For two of the swatches I've made so far, the knitted cast-on and the cable cast-on, the complementary bind-off is the knit bind-off. This is according to The Knitters Book of Finishing Techniques , which is a great collection of techniques including the most common cast-ons and bind-offs and their various advantages and drawbacks. I'd like to officially give it the "AC Engineered Knits Bump", and guarantee that you'll love it (guarantee void everywhere). First things first, let's go over the knit bind-off.
Knit two stitches:
Using the tip of your left-hand needle, hook the first stitch on your right hand needle (the one that you knit first):
Pass the first stitch over the second stitch:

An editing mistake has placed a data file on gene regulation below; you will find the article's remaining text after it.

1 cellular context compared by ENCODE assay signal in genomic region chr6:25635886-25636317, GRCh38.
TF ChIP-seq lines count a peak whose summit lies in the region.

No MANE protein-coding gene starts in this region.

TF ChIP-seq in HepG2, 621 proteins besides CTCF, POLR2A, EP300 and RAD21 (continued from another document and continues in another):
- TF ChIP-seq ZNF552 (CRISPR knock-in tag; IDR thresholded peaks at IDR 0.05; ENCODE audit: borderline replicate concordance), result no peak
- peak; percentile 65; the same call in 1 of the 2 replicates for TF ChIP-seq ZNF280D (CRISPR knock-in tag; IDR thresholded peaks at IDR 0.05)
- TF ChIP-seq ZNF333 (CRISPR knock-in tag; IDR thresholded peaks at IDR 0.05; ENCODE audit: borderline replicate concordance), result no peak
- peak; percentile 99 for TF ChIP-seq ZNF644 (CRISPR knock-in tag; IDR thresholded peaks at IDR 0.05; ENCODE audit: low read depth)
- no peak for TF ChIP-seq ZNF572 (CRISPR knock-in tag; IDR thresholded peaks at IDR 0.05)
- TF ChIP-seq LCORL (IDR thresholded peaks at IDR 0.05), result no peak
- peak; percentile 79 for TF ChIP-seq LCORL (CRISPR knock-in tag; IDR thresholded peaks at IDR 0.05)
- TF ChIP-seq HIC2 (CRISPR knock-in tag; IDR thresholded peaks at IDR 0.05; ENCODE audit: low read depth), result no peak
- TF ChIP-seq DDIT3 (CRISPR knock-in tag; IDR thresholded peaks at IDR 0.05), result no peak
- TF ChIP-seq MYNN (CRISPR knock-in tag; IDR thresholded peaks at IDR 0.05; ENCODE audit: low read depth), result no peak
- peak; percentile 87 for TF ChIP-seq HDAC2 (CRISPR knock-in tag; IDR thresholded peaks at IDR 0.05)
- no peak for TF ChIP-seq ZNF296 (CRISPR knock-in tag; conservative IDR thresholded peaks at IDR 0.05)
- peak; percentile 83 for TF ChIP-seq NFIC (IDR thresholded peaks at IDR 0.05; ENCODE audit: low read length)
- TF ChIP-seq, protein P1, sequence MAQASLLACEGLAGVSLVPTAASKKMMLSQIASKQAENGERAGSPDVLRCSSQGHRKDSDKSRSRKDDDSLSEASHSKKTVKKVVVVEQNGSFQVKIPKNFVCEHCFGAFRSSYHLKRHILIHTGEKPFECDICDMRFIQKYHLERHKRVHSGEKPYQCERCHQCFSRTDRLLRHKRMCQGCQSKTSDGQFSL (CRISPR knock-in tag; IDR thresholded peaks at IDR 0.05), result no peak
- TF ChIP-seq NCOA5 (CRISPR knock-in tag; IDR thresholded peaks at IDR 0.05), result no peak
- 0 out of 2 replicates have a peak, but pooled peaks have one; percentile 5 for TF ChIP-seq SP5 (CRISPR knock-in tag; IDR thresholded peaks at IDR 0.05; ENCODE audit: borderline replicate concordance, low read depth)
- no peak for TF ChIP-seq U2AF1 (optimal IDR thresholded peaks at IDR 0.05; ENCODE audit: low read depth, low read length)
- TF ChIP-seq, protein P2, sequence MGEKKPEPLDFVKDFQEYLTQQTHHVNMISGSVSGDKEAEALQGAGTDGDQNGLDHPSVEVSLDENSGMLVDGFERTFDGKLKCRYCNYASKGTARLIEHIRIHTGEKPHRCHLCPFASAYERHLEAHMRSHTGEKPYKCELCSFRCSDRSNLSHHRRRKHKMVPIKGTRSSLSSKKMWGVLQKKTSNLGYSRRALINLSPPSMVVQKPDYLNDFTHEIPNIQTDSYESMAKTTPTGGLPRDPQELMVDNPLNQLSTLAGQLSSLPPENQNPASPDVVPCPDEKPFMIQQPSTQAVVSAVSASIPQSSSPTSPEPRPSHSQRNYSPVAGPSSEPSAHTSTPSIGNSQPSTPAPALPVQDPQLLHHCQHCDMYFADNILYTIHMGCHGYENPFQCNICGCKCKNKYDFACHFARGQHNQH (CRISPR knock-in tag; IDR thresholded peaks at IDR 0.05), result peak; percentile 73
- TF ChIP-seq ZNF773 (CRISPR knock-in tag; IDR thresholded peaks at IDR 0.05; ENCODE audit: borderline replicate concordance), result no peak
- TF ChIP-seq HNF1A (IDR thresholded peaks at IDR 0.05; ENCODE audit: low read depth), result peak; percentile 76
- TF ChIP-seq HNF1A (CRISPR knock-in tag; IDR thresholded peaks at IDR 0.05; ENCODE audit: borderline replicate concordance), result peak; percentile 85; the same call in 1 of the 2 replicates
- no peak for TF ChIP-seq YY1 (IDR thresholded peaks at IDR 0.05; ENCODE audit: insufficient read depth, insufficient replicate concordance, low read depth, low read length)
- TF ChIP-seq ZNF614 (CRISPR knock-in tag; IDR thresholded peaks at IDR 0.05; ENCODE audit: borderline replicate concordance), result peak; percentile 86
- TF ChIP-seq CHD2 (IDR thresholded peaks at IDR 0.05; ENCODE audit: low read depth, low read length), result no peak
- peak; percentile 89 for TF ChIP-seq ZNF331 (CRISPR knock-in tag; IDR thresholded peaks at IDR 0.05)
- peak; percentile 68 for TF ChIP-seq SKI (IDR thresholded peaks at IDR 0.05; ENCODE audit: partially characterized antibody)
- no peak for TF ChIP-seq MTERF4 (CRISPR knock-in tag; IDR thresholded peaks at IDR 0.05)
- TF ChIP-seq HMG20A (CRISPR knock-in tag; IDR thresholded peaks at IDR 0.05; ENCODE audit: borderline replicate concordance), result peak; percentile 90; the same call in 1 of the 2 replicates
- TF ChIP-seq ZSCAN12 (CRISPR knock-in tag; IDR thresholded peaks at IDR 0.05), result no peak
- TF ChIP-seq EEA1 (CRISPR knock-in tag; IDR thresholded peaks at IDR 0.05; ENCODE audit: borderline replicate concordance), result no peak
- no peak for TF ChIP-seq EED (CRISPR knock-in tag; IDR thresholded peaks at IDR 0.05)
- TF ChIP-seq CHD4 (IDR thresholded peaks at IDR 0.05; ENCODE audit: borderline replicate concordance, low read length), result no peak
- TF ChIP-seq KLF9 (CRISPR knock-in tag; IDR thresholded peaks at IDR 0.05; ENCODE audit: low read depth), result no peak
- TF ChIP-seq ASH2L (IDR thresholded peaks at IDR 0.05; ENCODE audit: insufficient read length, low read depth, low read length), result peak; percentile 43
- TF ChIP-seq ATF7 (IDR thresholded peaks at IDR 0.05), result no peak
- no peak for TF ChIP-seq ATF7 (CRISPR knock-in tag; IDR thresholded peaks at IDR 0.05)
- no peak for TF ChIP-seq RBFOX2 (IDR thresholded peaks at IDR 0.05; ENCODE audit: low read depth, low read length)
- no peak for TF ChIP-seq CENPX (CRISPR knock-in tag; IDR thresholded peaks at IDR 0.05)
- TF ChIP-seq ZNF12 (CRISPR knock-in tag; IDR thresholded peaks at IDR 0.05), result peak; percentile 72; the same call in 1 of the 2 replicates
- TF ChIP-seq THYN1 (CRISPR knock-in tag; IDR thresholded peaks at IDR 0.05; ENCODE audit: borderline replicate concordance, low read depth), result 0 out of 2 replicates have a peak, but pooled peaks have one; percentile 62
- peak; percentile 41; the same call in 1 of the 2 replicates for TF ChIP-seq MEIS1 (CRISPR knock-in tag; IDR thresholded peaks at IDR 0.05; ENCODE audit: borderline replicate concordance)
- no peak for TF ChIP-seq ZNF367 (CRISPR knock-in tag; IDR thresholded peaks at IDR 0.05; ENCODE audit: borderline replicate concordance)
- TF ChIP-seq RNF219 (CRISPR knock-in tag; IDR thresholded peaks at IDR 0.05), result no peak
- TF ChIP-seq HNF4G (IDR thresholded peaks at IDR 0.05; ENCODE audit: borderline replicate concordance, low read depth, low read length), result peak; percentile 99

Up n' over.
And drop it off the needle. One stitch bound-off!
Knit another stitch so there are two on the right hand needle again. Repeat the procedure until all stitches are bound off. It'll look something like this with ribbing:
I used a needle three sizes larger than the working needle. It's easy to do this bind-off too tightly, so I usually use a larger needle.
But how well does this really match up to the knitted cast-on and cable cast-on? Browsing through the other photos, I would say very well to the cable cast-on, bit of a stretch to the knitted cast-on. The knitted cast-on is usually fairly subtle (especially when you don't do it with a gigantor needle) and I don't think the knit bind-off is particularly subtle. This may just be it's 'best' match, not necessarily a 'good' match. I'm going to keep my eye out for a better one.
April 13, 2010 - Edited to add: For a technique to clean up that last remaining stitch, see the sequel, Knit bind-off: last stitch boogaloo.